A TALE MOST TRAGICAL by Joy Margetts
Soon, however, I was dismayed to find characters being introduced that I had no memory of, themes and storylines being woven in that were definitely not consistent with the period and tone of the original book. For example, Gilbert Blythe has a year out (age 16!) to travel the world employed as a stoker on a steam boat, where he meets, befriends and brings home an ex -slave from Trinidad, who later becomes a central character. Anne's friend, Cole, is artistically gifted, and disappears off into the woods to make scultures, to escape the school bullies. He struggles with his sexuality and we see him even considering suicide. Then we are introduced to the native Indian family and the role of the now vilified Canadian school system in abusing their child.
Whilst all these were interesting storylines and made for good dramatic watching, they were so inconsistent with the feel, values and intent of the original stories that for me they just jarred. I suppose the screen writers were looking to make the series attractive and relevant to a modern audience, and may well have been successful in this (apparently 13 million complaints were made when Netflix announced the final series)*. But for me, this rehashing of Anne of Green Gables, was in Anne’s own words, ‘tragical’.
semi-autobiographical – she knew what it meant
to be an lonely child brought up by an elderly couple, strict in their beliefs.
She also had Anne’s vivid imagination, love of nature, oversensitivity, and
recklessness. I can fully imagine some of the scrapes that Anne gets herself
into as being based on real life episodes. But Maud (as Lucy was known) also
loved Prince Edward Island, her community and her home; Avonlea and Green
Gables were based on these
|Silver Bush, her childhood home|
Cavendish, her home village, had a good school, and her grandparents kept an extensive library, so Maud read veraciously as a child and began to write from a very young age. She also had a spell teaching in community schools before marrying a Presbyterian Minister. She published Anne of Green Gables in 1908 and it was an immediate bestseller. She went on to write more than 20 books, only one of which was not based on her beloved Prince Edward Island. She wrote what she knew. Her life and values underpinned her writing, and her stories of simple late Victorian life in rural Canada became hugely successful. For what they were.
I wonder if Montgomery ever considered the audience she was writing for when she wrote her books? Certainly it seems her publisher tried to dictate, wanting more and more ‘Anne’ books, when Montgomery herself had exhausted the character. Later in her life she also had to endure criticism from the literary establishment that her books were naïve and overly sentimental - her readers, however, disagreed, as sales continued to flourish.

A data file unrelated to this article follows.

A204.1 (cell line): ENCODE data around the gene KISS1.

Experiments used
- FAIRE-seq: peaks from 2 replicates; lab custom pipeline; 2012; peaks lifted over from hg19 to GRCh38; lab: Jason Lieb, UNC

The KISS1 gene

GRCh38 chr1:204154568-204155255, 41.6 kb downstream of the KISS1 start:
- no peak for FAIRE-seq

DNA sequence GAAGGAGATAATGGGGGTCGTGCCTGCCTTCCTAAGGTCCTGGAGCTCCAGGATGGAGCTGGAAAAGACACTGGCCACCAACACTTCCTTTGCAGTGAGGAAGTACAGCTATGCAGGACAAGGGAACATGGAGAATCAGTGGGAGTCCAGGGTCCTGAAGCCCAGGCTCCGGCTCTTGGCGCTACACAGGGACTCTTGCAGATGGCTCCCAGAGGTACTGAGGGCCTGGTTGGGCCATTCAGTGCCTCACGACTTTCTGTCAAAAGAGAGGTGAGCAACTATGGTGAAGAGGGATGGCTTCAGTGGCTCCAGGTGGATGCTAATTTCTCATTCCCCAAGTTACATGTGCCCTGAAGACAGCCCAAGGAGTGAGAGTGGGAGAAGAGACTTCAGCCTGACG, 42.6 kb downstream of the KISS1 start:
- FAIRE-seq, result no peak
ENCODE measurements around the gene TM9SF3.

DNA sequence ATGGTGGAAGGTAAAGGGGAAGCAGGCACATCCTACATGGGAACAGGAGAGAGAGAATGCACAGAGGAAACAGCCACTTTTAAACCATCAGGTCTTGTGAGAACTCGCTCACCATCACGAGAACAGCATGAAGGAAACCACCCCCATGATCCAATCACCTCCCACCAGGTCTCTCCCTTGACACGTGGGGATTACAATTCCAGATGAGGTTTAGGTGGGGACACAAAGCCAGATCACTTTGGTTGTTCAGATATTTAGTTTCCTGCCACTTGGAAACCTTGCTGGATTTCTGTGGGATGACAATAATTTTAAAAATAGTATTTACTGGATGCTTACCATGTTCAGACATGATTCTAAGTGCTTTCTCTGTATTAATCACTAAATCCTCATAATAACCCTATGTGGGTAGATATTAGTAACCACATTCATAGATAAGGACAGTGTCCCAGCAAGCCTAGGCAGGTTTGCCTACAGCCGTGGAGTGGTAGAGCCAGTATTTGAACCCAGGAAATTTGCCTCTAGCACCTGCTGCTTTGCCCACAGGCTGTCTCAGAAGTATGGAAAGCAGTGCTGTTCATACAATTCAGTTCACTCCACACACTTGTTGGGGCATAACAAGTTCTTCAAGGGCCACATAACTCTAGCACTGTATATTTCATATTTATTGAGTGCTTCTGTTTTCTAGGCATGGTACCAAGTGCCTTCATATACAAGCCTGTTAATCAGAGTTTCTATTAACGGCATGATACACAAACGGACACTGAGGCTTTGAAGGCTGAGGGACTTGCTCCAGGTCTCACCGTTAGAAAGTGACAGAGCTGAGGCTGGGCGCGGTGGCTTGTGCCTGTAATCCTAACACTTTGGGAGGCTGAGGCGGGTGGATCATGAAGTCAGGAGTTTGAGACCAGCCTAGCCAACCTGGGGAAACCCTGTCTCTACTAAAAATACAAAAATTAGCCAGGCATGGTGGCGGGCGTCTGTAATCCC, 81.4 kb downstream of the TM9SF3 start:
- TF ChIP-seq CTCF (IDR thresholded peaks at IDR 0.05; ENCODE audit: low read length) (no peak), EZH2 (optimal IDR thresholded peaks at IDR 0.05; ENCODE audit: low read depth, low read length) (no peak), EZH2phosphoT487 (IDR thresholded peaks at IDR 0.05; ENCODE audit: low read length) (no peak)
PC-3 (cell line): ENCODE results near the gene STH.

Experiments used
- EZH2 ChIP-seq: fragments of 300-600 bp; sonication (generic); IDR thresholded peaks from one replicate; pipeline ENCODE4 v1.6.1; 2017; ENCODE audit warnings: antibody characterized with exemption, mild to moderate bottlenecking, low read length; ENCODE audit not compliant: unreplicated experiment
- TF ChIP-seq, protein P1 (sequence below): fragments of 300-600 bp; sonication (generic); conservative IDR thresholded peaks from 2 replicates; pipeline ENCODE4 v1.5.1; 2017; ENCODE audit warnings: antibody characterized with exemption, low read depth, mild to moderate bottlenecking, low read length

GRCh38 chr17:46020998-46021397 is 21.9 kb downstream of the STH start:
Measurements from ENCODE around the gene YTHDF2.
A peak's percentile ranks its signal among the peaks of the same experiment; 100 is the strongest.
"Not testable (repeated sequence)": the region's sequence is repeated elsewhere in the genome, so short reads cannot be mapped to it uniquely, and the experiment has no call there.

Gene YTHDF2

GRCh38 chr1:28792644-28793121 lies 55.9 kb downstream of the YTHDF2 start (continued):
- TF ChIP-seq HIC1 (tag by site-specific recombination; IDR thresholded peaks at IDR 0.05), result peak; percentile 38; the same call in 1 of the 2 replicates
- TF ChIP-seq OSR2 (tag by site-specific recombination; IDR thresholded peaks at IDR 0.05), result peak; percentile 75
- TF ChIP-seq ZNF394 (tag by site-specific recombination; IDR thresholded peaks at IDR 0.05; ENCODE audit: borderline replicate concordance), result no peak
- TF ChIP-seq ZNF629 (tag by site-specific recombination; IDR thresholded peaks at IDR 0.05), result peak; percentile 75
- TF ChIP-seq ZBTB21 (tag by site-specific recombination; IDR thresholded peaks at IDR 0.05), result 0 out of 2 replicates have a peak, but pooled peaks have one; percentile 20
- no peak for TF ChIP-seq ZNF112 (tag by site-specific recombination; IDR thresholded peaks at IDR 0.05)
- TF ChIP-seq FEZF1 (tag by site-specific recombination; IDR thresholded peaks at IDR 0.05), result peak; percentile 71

Screen writers I guess, have no choice but to consider their audience, and commercial interests dictate that they write what people want to watch. One positive thing that watching ‘Anne with an E’ did was to inspire me to go back to the original and read the books again. I have been touched once more by the gentle storytelling, believable characterisation, and imaginative description of her work. She takes you right back to the time she was writing in, and you feel every emotion. It is just delightful, and does not need any added ‘drama’ to be utterly compelling.
L M Montgomery stayed true to herself in her writing, but what about us? Our style, our storytelling, our values, might not appeal to everyone, but surely our honesty to ourselves in how and what we write is paramount? Would you drastically change your writing because a publisher asked you too? Would you add characters and storylines inconsistent with your own beliefs and experiences just to appeal more widely? What if you ever got to see your work dramatized on screen? How would you feel if it were ‘adapted’ so much as to be almost unrecognisable from the original?
I don’t know how Lucy Maud would have felt if she had sat by me watching ‘Anne with an E’. I’m sure like Jane Austen, Emily and Charlotte Bronte, Dickens, and indeed many of the greats whose works have been adapted for screen with varying success, she might have squirmed. Perhaps, however, Montgomery would have been happy to see ‘Anne with an E’ successfully introduce her work to a whole new generation. Let’s hope it has driven some, at least, to go and read her writing in it’s original state – and hopefully not be too disappointed!
Joy Margetts is a newly published writer of Christian Historical Fiction. You can find out more here www.joymargetts.com